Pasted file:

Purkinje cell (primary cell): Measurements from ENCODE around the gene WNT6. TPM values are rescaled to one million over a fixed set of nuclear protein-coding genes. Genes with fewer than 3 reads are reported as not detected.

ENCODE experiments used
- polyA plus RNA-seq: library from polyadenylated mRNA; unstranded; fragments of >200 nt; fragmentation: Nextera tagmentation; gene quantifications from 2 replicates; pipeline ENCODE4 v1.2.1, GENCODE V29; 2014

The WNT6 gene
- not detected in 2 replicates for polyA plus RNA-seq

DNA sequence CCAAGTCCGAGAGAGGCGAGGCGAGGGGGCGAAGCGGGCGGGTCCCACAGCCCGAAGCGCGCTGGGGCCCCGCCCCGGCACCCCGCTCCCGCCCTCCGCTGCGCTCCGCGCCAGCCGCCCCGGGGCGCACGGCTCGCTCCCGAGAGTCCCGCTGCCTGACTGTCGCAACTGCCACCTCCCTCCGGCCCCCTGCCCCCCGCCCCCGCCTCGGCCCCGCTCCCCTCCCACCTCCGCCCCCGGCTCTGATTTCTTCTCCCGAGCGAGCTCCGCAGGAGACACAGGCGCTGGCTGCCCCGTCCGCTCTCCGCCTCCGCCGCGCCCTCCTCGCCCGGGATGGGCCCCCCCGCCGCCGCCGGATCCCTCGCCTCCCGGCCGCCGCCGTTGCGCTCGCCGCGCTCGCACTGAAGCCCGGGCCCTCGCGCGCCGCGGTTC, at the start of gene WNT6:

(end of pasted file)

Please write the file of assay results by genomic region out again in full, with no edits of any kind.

Purkinje cell (primary cell): Measurements from ENCODE around the gene WNT6. TPM values are rescaled to one million over a fixed set of nuclear protein-coding genes. Genes with fewer than 3 reads are reported as not detected.

ENCODE experiments used
- polyA plus RNA-seq: library from polyadenylated mRNA; unstranded; fragments of >200 nt; fragmentation: Nextera tagmentation; gene quantifications from 2 replicates; pipeline ENCODE4 v1.2.1, GENCODE V29; 2014

The WNT6 gene
- not detected in 2 replicates for polyA plus RNA-seq

DNA sequence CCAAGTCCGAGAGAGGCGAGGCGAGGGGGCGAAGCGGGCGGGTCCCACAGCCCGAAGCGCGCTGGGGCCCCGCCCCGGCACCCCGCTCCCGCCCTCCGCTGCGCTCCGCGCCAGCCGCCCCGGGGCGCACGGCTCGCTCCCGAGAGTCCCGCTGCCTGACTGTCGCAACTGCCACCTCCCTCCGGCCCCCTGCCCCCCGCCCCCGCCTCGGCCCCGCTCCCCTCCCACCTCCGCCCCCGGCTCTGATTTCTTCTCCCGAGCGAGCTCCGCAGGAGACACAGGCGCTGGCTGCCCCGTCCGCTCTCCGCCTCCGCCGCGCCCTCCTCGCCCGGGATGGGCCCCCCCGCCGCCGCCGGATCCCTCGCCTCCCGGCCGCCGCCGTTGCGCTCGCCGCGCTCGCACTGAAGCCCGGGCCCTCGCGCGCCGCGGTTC, at the start of gene WNT6: